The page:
Hair colour can be affected too. In times of stress the body uses up much larger than normal amounts of the B vitamins. These vitamins, especially the member of the group called PABA [para-amino-benzoic acid] are closely concerned with creating the colour pigments in hair. When the available B vitamins are urgently needed elsewhere the growing hairs can cease to have any colour pigment at all. So after a time of great stress or grief the hair may begin to grow through white. If this happens to quite young persons the colour can grow in again when peace of mind and health come back. But the natural loss of hair colour due to age seems inevitable, though it can perhaps be delayed somewhat by a diet especially rich in B vitamins.
My mother had grey hair as early as I can remember. In fact, one of my most vivid early memories is isolating strands of her grey hair and pulling them out. She had heard that, where one grey hair was pulled, two black hairs would grow in. In reality, she was just losing a lot of hair. I have no grey hair as yet, though I'm 20 years older than she was then.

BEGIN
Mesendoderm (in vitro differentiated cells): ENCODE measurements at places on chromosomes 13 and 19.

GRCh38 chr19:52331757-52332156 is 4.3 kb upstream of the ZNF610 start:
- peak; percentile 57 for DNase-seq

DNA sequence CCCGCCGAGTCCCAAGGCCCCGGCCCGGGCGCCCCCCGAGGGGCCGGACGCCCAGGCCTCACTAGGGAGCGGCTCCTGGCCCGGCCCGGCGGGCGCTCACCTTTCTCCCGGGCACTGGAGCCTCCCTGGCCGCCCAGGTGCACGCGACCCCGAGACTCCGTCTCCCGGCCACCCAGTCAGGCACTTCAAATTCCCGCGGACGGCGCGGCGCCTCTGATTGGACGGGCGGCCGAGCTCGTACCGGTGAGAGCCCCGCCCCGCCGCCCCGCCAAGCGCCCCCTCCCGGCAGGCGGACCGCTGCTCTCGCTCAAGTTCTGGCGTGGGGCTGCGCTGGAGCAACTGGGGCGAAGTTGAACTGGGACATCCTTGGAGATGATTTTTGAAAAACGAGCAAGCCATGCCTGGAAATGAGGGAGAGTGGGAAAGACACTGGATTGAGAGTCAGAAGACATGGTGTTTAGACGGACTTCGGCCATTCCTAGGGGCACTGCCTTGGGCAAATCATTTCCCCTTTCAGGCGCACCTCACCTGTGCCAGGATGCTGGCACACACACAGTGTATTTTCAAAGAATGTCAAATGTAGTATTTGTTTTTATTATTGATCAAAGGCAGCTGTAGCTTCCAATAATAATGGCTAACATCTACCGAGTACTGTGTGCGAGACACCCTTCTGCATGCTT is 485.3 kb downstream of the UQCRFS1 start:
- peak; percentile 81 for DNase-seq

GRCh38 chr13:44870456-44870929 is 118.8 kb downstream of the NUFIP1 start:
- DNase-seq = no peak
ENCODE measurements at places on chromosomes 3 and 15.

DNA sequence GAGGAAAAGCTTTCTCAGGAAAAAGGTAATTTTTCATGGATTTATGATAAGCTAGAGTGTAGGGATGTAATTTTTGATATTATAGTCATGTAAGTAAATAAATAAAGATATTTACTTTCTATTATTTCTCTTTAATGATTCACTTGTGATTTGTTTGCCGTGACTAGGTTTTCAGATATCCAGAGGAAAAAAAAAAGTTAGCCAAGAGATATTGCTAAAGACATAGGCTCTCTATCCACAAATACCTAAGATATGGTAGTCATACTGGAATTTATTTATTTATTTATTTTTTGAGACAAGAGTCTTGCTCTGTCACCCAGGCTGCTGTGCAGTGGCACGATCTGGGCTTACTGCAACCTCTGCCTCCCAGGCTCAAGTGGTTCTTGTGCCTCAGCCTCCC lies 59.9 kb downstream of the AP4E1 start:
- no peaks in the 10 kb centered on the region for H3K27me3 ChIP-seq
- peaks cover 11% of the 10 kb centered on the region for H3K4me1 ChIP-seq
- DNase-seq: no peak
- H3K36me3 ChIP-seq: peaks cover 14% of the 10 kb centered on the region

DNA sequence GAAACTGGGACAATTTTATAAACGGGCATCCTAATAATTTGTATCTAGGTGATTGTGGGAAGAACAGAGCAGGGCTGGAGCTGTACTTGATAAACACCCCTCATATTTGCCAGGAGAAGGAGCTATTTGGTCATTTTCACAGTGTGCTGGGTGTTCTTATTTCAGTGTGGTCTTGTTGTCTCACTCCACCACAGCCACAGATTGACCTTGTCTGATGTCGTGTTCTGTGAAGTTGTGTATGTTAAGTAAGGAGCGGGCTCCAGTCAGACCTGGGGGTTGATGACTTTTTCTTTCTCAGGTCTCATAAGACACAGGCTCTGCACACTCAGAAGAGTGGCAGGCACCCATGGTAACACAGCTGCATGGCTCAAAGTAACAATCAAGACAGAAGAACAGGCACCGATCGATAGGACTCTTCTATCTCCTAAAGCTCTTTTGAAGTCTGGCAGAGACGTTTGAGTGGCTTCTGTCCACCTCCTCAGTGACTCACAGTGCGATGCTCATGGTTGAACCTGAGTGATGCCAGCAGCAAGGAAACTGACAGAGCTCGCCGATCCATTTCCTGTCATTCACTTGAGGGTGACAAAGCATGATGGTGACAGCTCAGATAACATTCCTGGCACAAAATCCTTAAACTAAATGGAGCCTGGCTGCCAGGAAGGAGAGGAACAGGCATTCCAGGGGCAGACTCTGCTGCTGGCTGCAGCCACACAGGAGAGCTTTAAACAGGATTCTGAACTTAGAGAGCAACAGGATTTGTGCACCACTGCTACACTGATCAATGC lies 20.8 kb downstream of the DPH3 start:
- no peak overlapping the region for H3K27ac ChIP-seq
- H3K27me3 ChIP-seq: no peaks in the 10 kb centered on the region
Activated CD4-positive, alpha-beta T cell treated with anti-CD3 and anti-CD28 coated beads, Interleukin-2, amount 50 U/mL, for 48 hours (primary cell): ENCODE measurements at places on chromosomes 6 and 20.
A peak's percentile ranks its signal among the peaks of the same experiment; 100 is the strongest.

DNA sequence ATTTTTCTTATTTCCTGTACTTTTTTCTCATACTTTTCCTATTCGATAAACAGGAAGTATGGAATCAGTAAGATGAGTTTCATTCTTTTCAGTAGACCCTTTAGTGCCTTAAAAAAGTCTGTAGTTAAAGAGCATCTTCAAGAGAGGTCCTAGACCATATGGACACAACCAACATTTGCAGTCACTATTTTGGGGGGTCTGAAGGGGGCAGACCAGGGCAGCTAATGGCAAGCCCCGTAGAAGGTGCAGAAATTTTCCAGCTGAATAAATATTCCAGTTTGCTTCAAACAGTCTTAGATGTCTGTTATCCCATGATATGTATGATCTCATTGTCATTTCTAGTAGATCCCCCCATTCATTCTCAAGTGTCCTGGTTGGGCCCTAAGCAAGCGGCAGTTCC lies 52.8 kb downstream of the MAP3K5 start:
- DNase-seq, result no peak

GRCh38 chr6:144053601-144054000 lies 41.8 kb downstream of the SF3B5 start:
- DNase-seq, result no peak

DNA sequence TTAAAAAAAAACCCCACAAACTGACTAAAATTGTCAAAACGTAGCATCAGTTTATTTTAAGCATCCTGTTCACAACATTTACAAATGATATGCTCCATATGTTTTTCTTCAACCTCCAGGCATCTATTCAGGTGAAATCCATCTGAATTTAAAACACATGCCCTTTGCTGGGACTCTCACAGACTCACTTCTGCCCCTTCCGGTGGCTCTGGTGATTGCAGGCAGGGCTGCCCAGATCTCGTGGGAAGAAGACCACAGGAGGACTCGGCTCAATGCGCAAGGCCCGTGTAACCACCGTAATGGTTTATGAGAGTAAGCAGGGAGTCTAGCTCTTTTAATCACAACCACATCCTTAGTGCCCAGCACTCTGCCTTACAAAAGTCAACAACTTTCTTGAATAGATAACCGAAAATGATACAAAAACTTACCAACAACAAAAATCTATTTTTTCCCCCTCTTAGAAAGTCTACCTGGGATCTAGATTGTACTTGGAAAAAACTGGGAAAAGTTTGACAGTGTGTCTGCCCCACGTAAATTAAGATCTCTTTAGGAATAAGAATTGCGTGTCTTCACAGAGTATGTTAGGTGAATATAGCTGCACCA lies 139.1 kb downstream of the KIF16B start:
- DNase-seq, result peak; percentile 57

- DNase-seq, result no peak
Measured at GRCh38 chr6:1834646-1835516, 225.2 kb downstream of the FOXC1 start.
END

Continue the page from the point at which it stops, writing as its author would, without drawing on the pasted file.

I haven't cut my hair for over 10 years, but it comes only to the middle of my back. I know some people who have hair so long they can sit on it. Was all that hair able to grow in only 6 years? It seems it might've.
The follicle and its papilla have a steady rhythm of growth and rest. In phase 1 the hair has fallen out. The follicle rests for a while. Then the action begins again. In response to some hormonal or other chemical trigger delivered by the blood the papilla stirs into activity. The follicle begins to grow down deeper into the subcutaneous tissue, rich in blood, and a new young hair begins to grow upwards to the surface of the scalp. If the old hair, now rootless because it is no longer connected to the papilla, is still hanging on in the follicle the vigorous new hair will soon push it out. This is why every healthy person with a full head of hair loses between 40 and 70 hairs a day. That is not only normal, it's necessary. Hairs aged and battered by several years of hard living are being replaced by new ones.